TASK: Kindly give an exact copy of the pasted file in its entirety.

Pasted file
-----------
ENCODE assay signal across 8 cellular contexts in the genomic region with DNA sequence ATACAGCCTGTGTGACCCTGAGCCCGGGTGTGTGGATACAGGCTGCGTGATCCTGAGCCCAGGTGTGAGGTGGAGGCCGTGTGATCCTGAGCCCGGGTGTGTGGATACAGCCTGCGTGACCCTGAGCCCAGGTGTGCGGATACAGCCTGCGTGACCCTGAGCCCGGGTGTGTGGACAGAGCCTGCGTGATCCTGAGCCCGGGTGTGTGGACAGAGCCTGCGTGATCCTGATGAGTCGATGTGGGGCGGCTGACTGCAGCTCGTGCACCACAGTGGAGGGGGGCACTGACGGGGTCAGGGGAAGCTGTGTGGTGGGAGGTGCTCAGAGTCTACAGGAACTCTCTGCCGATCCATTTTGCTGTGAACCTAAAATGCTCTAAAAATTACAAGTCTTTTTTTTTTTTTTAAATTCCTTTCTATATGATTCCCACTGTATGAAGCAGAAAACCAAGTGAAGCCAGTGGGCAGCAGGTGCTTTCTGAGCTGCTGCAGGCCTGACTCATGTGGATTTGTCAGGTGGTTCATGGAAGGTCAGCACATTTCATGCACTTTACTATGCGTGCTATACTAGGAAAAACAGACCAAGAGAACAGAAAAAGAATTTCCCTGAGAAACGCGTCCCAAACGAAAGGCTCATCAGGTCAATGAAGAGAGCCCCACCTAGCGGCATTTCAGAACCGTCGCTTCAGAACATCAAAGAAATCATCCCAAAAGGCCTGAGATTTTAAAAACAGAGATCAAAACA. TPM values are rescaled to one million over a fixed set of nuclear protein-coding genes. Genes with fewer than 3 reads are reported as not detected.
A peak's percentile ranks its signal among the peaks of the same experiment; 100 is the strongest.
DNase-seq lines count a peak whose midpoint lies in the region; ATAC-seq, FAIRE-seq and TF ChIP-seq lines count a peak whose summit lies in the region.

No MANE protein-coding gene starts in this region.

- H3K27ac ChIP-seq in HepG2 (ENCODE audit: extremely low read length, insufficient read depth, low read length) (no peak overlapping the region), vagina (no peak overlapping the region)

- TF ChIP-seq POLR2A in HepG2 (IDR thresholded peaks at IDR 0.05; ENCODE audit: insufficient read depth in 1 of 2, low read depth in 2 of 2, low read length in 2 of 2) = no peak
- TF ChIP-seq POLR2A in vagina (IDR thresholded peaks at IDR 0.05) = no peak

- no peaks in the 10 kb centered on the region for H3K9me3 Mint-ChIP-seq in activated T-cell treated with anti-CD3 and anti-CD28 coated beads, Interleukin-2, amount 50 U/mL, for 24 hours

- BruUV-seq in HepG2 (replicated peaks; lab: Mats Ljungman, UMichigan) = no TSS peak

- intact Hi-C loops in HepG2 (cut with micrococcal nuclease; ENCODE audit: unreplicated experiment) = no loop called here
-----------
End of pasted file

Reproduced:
ENCODE assay signal across 8 cellular contexts in the genomic region with DNA sequence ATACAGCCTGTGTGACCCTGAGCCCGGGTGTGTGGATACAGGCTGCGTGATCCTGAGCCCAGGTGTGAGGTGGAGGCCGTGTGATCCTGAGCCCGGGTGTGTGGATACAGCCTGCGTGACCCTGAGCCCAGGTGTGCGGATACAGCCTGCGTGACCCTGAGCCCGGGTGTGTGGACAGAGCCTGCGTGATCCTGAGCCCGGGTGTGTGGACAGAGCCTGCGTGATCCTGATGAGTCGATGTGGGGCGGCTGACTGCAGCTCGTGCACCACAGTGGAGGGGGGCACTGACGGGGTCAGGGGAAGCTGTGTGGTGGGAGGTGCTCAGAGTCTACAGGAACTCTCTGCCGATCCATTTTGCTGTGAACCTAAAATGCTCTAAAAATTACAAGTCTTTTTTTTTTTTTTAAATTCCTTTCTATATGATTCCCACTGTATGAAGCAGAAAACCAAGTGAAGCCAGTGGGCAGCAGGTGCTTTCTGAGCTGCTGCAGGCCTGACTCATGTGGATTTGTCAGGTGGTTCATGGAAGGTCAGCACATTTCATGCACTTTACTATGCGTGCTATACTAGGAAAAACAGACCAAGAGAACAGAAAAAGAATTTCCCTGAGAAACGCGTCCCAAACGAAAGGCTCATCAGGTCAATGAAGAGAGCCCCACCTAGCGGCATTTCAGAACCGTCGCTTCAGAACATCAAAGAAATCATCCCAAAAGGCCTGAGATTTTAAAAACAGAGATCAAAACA. TPM values are rescaled to one million over a fixed set of nuclear protein-coding genes. Genes with fewer than 3 reads are reported as not detected.
A peak's percentile ranks its signal among the peaks of the same experiment; 100 is the strongest.
DNase-seq lines count a peak whose midpoint lies in the region; ATAC-seq, FAIRE-seq and TF ChIP-seq lines count a peak whose summit lies in the region.

No MANE protein-coding gene starts in this region.

- H3K27ac ChIP-seq in HepG2 (ENCODE audit: extremely low read length, insufficient read depth, low read length) (no peak overlapping the region), vagina (no peak overlapping the region)

- TF ChIP-seq POLR2A in HepG2 (IDR thresholded peaks at IDR 0.05; ENCODE audit: insufficient read depth in 1 of 2, low read depth in 2 of 2, low read length in 2 of 2) = no peak
- TF ChIP-seq POLR2A in vagina (IDR thresholded peaks at IDR 0.05) = no peak

- no peaks in the 10 kb centered on the region for H3K9me3 Mint-ChIP-seq in activated T-cell treated with anti-CD3 and anti-CD28 coated beads, Interleukin-2, amount 50 U/mL, for 24 hours

- BruUV-seq in HepG2 (replicated peaks; lab: Mats Ljungman, UMichigan) = no TSS peak

- intact Hi-C loops in HepG2 (cut with micrococcal nuclease; ENCODE audit: unreplicated experiment) = no loop called here